Looking Ahead: The Future of our Long-Term Snow Leopard Study in Mongolia

Initiated in 2008, the Snow Leopard Trust’s long-term comprehensive ecological study of snow leopards addresses critical gaps in knowledge ranging from spatial and trophic ecology to basic population parameters such as predation patterns and foraging strategies, birth and mortality rates, and juvenile dispersal.

While focusing on the snow leopard, the research also seeks to illuminate the relationships between wildlife, livestock, humans, and abiotic factors.

Lasya, one of the female snow leopards we've been tracking
Lasya, a female snow leopard living in Tost, Mongolia, wearing a GPS collar.

To date, the project has been very successful with 19 snow leopards being fitted with GPS collars as well as collection of other important information on the ecology of the Tost ecosystem.

In 2015, we plan to conduct an 8-week research camera session to continue to monitor snow leopard population dynamics (abundance, survival, recruitment) within the Tost mountain range.

Tost's snow leopards are being monitored with remote-sensor research cameras
Tost’s snow leopards are being monitored with remote-sensor research cameras

Research cameras will also help target trapping and collaring sites of known and new individuals. The cameras study in Tost will be implemented mid-July to mid-September.

This summer we also hope to conduct camera surveys  in Nemegt and other neighboring mountains to expand the study and learn more about snow leopards on a larger scale. We will also continue to collaborate with parks personnel to increase our capacity of the camera study.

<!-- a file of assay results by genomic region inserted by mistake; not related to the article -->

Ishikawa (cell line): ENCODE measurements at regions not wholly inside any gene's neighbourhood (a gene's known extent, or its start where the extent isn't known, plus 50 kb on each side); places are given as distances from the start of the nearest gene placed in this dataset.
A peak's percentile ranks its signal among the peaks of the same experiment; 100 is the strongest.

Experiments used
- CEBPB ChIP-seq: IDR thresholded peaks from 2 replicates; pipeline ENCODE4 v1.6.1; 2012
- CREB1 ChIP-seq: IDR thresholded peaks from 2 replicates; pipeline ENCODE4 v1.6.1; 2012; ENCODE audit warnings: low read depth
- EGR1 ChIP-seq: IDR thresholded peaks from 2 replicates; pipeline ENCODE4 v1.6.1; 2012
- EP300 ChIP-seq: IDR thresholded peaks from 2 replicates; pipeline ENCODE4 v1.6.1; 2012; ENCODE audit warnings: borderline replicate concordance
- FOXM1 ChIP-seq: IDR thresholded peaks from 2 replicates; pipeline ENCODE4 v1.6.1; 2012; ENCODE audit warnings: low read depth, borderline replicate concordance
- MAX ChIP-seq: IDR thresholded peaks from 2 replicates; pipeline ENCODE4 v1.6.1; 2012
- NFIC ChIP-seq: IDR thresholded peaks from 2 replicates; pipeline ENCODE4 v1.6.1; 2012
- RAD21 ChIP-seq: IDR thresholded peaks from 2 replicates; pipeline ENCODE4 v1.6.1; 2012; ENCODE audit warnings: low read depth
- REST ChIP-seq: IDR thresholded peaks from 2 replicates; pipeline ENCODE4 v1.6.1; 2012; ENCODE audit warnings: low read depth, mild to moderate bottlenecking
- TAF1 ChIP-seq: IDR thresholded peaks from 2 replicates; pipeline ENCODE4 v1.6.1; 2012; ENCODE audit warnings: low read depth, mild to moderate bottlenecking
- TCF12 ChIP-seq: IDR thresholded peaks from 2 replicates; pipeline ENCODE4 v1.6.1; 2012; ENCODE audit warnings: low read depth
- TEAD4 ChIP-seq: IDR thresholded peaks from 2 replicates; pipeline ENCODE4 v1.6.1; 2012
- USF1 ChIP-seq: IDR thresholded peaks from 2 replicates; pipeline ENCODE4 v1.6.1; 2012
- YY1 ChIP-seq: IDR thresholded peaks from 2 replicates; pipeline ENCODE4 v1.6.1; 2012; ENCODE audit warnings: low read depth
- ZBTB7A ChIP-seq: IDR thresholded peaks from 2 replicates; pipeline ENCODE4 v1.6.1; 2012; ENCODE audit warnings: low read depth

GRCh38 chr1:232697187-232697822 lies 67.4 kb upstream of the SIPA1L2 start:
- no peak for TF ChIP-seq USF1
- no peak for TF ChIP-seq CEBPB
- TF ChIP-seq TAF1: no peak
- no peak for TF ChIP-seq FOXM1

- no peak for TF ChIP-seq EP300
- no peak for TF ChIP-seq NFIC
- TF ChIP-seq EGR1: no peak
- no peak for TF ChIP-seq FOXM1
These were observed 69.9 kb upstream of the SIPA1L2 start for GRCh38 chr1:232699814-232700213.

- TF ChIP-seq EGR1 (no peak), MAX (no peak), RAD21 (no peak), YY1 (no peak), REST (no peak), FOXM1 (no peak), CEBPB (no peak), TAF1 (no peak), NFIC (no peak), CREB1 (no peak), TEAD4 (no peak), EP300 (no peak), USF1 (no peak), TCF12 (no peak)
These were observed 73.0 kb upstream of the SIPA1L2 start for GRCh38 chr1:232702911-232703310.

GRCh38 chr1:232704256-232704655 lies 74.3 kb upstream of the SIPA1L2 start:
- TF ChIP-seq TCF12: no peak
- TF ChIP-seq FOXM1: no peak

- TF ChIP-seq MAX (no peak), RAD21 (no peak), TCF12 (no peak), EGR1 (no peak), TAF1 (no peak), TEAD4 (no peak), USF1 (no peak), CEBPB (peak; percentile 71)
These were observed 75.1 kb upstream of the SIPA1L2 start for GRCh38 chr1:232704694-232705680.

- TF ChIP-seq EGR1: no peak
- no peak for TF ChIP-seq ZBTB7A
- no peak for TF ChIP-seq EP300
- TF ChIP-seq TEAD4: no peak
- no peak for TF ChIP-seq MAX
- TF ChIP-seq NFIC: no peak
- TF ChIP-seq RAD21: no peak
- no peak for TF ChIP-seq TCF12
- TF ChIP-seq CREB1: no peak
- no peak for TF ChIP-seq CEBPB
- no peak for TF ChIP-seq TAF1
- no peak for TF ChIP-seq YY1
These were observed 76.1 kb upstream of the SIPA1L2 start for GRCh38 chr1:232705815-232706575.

Coral Improvements

In 2013, we secured funding from the Peoples Trust for Endangered Species (PTES) for a study on livestock losses at corrals and how to reduce such losses. The study consists of three parts:

  • a survey of livestock losses and physical characteristics of the corrals
  • a survey of herder attitudes towards snow leopards and wolves
  • an experiment to test fences as a method to reduce losses at corrals.

We completed a lot of the initial surveys on livestock losses and attitude assessments along with a workshop to introduce the fencing experiment to the herders in 2014, along with the actual construction of the fences themselves.

a fence can make a huge difference
Fences designed to keep predators out are being tested. First results are expected this year

In 2015, we will focus on monitoring of the fencing experiment and determine how well the fences perform and look forward to updating you with the results.

Studies on Livestock Grazing, Disease

This spring, we plan to initiate a study on livestock grazing and its effect on mountain ecosystems where factors such as grazing pressure, habitat degradation, and factors affecting variation in forage availability will be important.

Another objective for 2015 is to continue with the analysis from our first-ever snow leopard disease survey using blood samples collected from wild snow leopards in Tost.

This groundbreaking research was made possible with support from the Whitley Fund for Nature and the Helsinki Zoo along with the Swedish Veterinary Institute and will provide science’s first glimpse into snow leopard exposure to common feline pathogens, and lay the foundation for a novel disease monitoring system.